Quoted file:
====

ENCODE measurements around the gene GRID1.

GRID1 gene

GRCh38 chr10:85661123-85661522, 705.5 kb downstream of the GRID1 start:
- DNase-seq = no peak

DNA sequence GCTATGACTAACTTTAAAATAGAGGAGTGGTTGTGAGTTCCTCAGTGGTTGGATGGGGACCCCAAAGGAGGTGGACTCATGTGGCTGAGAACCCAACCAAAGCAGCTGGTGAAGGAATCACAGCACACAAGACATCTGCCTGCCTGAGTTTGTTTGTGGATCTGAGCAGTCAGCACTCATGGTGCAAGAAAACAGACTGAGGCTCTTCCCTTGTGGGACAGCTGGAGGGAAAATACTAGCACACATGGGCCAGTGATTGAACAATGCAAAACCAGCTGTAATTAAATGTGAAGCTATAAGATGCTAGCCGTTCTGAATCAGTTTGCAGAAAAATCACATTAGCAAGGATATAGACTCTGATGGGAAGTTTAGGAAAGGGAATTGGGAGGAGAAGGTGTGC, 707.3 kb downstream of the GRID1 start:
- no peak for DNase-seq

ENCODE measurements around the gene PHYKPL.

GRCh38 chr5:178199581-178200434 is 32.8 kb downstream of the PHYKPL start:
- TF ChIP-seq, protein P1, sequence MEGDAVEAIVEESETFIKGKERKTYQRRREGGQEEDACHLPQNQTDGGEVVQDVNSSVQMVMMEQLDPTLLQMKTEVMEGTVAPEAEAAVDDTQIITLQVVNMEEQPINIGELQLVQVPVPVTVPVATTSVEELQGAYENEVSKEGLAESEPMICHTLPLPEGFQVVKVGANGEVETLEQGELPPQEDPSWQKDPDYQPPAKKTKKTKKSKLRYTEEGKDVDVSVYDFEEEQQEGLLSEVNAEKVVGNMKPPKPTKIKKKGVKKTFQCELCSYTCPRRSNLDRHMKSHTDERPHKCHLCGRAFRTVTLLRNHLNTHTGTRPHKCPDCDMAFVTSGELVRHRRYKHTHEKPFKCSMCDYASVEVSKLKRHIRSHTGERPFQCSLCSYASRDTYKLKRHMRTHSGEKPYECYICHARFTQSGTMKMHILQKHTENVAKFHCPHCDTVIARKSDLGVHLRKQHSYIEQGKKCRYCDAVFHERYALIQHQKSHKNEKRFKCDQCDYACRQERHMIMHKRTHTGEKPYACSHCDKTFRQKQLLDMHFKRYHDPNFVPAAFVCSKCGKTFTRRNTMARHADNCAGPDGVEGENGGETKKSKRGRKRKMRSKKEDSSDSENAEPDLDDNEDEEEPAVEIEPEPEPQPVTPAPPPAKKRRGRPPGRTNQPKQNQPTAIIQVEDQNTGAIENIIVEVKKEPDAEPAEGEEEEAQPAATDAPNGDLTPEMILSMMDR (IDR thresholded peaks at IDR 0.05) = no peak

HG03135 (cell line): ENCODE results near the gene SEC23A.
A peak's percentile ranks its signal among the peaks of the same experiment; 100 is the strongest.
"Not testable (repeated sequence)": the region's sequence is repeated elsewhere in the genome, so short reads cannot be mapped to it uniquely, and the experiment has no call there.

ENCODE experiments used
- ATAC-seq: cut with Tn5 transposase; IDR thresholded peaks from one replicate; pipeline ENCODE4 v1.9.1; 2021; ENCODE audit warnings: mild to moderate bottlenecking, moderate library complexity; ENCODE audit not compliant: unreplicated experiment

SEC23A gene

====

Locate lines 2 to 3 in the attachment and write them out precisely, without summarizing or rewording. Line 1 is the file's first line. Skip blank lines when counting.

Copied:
GRID1 gene

GRCh38 chr10:85661123-85661522, 705.5 kb downstream of the GRID1 start: